Tuesday, December 12, 2006

When good recipes go bad.

Following GlutenFreeGirl's brave lead, I want to share with you that I do make dishes that end up in the trash. Dishes that are too ugly and embarassing to photograph. Dishes that are so inedible there is no creative way to salvage them. I've made two such "losers" in the past week, in fact... Which is an all-time record.

First, we have a failure to follow directions. Folks, when the recipe says "proof the yeast," it really means "proof the yeast." If it doesn't bubble, don't use it. If you do use it anyway, you may end up with some bum yeast and have a "jelly donut" (a traditional Chanukah delicacy called sufganiyot) on your hands that looks like this:

NASTY! Not just ugly, but so awful that they ended up in the garbage (and you all know GF flours aren't cheap! What a waste.) Just be glad I didn't post a picture of the incinerated "donut holes" which were a dense, inedible ball of uncooked, unrisen dough with a fully incinerated black crust. It might have made you cry.

Oh, but that wasn't enough of a cooking disaster for the week. No, we also had the "Gluten-Free Chapati" experiment.

GROSS! This was a chickpea flour-based recipe. Now, I'm no fan of chickpea flour generally speaking, but it's hard to imagine how an ingredient that makes something as thoroughly tasty as the socca could also make something as utterly disgusting and inedible as this horrible attempt at the Indian flatbread I used to cook frequently when I could eat wheat. Don't be deceived by the picture - These babies were horrendous and I threw them straight in the garbage. I'll try a slightly more hopeful-looking gluten-free naan recipe soon and we'll see how it turns out.

I comforted myself after my latest culinary failture by cooking up a tried and true curry for dinner (recipe forthcoming), and settling in with a CSI rerun.


Unknown said...

I am cracking up at this - so glad you shared your cooking failures - I think it is important, especially when we are experimenting in the kitchen - always being great at cooking (and life) is intimidating. Now we know we're all just human beings, striving to bake the perfect cake, and taking our whole lives to get there.

Anonymous said...

Your persimmon cake looks delicious...I look forward to trying it one day.

Sea said...

These might have TASTED awful, but they look lovely... Sorry to hear they bombed, I know that feeling of shame well. My attempt at steamed buns comes to mind, sigh...

Anonymous said...

aww sorry about the doughnuts :(
howis cooking with gluten free flour different?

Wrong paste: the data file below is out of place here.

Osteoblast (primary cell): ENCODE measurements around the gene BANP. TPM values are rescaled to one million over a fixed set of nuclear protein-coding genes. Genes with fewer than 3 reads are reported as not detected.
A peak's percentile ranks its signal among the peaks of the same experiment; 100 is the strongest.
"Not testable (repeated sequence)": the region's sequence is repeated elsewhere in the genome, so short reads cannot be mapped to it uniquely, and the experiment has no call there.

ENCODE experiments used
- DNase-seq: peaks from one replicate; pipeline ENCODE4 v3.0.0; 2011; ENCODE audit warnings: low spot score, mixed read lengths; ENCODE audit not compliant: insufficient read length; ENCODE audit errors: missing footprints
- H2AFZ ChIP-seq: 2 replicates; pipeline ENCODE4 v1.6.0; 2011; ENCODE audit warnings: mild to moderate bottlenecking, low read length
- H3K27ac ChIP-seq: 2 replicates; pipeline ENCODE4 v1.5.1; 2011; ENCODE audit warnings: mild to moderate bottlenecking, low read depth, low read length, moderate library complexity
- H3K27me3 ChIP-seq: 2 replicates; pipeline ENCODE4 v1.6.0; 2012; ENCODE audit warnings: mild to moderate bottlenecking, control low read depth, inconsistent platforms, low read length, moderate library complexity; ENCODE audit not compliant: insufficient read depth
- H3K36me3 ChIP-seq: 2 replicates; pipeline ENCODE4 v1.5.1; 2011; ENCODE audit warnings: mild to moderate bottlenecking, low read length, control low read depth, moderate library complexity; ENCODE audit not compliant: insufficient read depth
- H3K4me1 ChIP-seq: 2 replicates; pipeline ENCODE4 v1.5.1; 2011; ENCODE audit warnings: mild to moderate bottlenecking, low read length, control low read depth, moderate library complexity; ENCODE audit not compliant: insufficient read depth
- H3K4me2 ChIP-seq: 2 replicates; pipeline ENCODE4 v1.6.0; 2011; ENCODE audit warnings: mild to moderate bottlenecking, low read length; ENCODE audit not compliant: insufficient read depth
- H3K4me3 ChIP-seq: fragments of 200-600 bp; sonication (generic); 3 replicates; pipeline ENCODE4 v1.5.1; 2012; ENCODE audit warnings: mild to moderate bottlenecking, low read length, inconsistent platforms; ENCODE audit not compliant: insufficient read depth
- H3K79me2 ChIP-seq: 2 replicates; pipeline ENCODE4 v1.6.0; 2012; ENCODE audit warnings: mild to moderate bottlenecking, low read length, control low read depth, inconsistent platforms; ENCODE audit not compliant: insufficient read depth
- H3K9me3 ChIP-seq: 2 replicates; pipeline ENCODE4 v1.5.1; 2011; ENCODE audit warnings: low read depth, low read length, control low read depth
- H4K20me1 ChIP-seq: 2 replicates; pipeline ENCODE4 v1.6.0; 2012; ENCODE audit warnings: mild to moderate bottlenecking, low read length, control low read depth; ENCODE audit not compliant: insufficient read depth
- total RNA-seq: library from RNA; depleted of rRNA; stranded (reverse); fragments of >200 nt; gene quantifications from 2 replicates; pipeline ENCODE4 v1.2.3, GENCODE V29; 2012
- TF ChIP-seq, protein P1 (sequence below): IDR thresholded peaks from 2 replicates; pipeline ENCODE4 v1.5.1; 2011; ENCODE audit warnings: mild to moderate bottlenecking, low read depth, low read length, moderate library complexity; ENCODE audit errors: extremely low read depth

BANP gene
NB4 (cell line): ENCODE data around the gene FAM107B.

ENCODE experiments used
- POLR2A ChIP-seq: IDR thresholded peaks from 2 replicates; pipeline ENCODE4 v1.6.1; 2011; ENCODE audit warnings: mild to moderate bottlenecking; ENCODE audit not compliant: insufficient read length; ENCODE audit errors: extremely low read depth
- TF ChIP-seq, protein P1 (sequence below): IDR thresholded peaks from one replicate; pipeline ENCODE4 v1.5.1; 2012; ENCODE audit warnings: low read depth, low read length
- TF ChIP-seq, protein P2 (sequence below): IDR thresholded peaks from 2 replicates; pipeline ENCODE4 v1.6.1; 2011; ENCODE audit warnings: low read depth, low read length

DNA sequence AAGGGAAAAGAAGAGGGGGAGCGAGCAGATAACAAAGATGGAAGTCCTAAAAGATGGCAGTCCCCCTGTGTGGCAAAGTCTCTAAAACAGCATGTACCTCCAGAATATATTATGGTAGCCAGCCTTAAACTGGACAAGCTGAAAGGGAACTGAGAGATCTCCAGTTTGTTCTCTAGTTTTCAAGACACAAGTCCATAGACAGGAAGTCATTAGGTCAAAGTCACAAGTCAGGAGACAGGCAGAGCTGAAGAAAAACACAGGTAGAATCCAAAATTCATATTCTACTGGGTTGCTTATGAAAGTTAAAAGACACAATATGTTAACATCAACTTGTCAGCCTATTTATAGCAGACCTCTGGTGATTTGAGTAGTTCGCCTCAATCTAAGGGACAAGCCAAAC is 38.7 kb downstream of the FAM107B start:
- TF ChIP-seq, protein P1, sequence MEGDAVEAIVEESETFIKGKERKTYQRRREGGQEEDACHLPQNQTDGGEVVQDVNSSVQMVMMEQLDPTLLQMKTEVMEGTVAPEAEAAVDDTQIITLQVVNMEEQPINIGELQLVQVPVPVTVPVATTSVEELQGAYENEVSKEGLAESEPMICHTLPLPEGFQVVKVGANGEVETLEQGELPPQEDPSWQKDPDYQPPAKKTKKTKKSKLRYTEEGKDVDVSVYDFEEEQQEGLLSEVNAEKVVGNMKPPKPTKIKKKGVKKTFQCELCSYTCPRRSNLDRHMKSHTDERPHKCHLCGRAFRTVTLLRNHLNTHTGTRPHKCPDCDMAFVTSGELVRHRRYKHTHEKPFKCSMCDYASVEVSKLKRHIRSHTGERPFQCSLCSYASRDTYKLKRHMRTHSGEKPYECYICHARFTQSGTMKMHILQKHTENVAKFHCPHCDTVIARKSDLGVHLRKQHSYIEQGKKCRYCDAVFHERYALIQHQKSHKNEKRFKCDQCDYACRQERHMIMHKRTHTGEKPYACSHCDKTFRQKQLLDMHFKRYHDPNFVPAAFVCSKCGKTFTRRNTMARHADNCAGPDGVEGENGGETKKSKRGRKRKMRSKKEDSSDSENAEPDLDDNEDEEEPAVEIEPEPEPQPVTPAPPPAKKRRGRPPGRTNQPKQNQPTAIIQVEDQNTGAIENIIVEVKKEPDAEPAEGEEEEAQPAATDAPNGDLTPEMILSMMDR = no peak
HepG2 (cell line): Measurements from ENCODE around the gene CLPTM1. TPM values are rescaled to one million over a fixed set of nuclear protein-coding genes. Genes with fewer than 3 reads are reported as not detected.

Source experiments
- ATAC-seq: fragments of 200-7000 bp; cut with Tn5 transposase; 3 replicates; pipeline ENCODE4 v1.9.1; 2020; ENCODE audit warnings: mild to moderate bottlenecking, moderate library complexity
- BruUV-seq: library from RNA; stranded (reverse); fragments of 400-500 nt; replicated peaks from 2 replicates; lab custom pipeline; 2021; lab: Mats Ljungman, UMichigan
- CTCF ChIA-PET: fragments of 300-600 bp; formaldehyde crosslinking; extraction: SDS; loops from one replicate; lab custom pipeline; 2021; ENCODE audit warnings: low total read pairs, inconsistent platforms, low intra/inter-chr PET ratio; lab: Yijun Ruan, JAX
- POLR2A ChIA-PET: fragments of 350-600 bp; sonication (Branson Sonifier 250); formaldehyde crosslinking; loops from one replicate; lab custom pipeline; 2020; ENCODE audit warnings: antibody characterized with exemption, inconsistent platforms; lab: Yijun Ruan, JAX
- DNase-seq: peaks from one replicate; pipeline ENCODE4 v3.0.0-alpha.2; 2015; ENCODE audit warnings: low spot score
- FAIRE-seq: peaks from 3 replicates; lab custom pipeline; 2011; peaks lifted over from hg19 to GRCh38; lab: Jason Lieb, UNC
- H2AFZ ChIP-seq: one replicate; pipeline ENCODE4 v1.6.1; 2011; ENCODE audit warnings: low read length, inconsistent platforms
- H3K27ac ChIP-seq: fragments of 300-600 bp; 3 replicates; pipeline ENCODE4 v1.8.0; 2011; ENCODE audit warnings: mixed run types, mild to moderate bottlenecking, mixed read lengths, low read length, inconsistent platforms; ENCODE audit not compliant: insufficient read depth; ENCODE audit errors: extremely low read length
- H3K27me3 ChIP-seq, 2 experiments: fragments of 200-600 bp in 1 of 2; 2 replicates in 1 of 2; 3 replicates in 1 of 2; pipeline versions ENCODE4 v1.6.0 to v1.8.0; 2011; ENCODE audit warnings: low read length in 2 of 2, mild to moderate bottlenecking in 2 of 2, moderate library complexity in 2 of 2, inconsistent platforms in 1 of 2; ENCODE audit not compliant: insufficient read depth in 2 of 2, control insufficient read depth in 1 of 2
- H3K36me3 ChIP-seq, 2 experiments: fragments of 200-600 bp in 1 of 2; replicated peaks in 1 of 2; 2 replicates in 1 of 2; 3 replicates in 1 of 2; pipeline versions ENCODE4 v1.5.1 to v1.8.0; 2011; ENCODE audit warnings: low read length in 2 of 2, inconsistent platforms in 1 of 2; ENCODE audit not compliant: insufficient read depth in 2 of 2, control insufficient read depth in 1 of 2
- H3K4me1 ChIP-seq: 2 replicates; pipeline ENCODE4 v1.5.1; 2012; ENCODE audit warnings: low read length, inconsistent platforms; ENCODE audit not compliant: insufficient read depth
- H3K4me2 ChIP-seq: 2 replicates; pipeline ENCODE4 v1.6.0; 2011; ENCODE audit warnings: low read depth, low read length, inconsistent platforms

why don't you like chickpea flour? :( we use it a lot in Trinidad :)h

ByTheBay said...

TriniGourmet - I dislike the strong beany taste that comes through in certain recipes. As I wrote, I love chickpea flour in certain recipes like socca's and pakoras. But usually when I want to make a baked good I want a milder flavor.

As for baking with gluten-free flours, it is completely different. Gluten is the protein that makes wheat flour stretchy and wheat baked goods chewy. It binds and gives. Gluten-free flours don't do this on their own. You have to add guar or xanthan gum as a binder and if the balance of ingredients is not right, you will end up with a very dense or very crumbly dough. It is harder to get GF baked goods to stick together, to be chewy, to have any kind of give, and to have the right kind of mild taste you would want. There is little elasticity. It's not impossible, it's just harder.

~M said...

Ooh, I would be so happy if you would post if you find a recipe or revise the one that didn't work for gf suvganyeot (jelly donuts) and other Jewish treats.

Shauna said...

Yay! I'm so happy you posted this. Blogs could be such an easy way to trumpet ourselves all the time. But great cooking -- and life -- is about trying and laughing and continuing.

I was surprised to see how many people put comments on my post, saying, "Don't give up!" Or, "I figured it out!" Ay, that's not what it's about.

But I do think we live in a country that doesn't allow for many mistakes, that's for sure.

Anonymous said...

that's really interesting about the replacements for the gluten : ) i've seen blocks of xantham in the drugstore but it didn't look edible? is that the same thing? :)
i've never baked with chickpea flour myself, it's always fried here :D

ByTheBay said...

Xanthan gum is a powder - Similar to baking soda, you add a very tiny amount to the dry ingredients of something you bake. Same with guar gum.